On Saturday 8th July I went along to the Royal Logistics Corps Open Day where I met up with fellow MAFVA members David Payne and Geoff Fletcher. This is a really good Army display to attend as the Royal Logistics Corps has a huge variety of Regiments within it, from Tank Transporter Regiments down to Catering units, and Regiments attached to other units such as the Commando Logistic Regiment, and attachments to the Parachute Regiments.
There was not so much as new equipment there, but existing equipment re-roled. A good example is the Light Equipment Transporter. The tractor unit for this used to be a Seddon Atkinson Strato, which is essentially a civilian truck. These have become worn out and have been replaced by surplus Oshkosh tractor units that were originally purchased to tow the fuel and water semi-trailers, but are now hitched up to the same Dutch trailer as before.
One of the regular attenders at this show is 17 Port & Maritime Regiment from Marchwood, where they had a section of MEXEFlote powered raft on display, and this Terex Crane. There are only a handful of these 6×6 cranes in service, most of them are the smaller 4×4 version. They also had their diving tank at the show as the Regiment have some trained divers to clear any port facilities during conflict such as clearing the ports near Bazra in Iraq before Logistic Landing Ships were able to off-load their stores.
Another relatively rare sight was this MAN truck. Most of the fleet of MAN trucks are fitted with leaf spring suspension and are classed as Medium Mobility. However, the Army also have a small number of Improved Medium Mobility trucks that are fitted with coil springs, and also have a different arrangement for the engine and radiator behind the cab. These are designed to support front-line units such as Armoured Regiments, and so are expected to do more cross-country driving. This one has had a new panel fitted to the cab, still in its primer paint.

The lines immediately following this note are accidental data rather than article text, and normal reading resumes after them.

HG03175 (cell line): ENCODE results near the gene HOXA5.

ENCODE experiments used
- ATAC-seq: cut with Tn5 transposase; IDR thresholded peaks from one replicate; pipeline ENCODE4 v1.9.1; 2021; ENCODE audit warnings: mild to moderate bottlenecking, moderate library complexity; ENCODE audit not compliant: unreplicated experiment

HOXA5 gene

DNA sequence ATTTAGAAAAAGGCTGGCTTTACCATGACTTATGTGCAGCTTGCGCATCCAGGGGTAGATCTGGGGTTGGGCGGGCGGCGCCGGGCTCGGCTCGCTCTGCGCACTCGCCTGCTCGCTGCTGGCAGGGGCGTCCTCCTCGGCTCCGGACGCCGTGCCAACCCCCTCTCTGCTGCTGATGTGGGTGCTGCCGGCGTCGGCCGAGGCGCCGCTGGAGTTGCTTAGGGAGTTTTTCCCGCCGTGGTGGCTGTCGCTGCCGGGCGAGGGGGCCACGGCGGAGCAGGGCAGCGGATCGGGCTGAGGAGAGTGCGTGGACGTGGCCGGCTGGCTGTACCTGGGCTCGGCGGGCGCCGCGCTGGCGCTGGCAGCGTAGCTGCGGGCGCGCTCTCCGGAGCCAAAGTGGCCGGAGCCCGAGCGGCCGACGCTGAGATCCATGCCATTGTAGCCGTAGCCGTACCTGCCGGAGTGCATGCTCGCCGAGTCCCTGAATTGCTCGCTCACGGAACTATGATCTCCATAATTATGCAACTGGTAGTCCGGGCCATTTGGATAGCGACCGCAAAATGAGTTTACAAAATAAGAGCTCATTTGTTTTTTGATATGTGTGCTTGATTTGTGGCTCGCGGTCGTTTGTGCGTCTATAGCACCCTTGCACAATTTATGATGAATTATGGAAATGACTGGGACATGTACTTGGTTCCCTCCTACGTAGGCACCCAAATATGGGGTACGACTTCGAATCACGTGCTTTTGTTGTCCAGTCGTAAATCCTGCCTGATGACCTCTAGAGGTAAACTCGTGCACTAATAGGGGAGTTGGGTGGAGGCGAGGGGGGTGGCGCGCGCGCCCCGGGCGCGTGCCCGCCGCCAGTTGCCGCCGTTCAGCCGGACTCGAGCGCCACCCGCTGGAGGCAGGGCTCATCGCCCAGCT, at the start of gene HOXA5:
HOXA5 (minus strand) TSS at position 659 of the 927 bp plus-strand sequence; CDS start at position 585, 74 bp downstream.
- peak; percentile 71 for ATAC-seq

These MAN trucks were originally purchased by the MoD as an Urgent Operational Requirement (UOR) for use in Afghanistan. However, they continue to be used since that conflict. They are classed as an “Enhanced Paletised Load Handling Equipment” which is something very similar to the DROPS system fitted to now ageing Leyland DAF trucks and Foden trucks that are also still in use.
This MAN refueller was from 152 (North Irish) Regiment, Royal Logistics Corps showing some of the variety of units taking part in the display. Another one of note was the Gurkha Transport Regiment who were selling a delicious Gurkha curry. These refueling trucks have taken over from the Unit Bulk Refueling Equipement (UBRE) that was used for a number of years. The pump unit is immediately behind the engine and radiator, with hoses and metering equipment in the box at the rear of the truck.
Something else slightly out of the ordinary was this Iveco Trakker truck. These are essentially a militarised civilian truck that has been purchased as part of a Public Finance Initiative (PFI) with a form of contract hire, hence the “KM” registration number that is used for these vehicles. This one can be used to carry a variety of stores and has a large capacity hydraulic crane at the rear for loading and un-loading.
And finally. here’s a view of a MAN 8×8 truck fitted with an armoured cab that was used in Afghanistan together with a Jackal 1 that was used by the Royal Logictics Corps to protect the trucks during their convoys to re-supply the operating bases throughout Helmand province. I understand that a number of these Jackals are about to be re-painted green rather than the light stone colour here.
You can see more photos from this Open Day on our MAFVA South Wales Facebook page.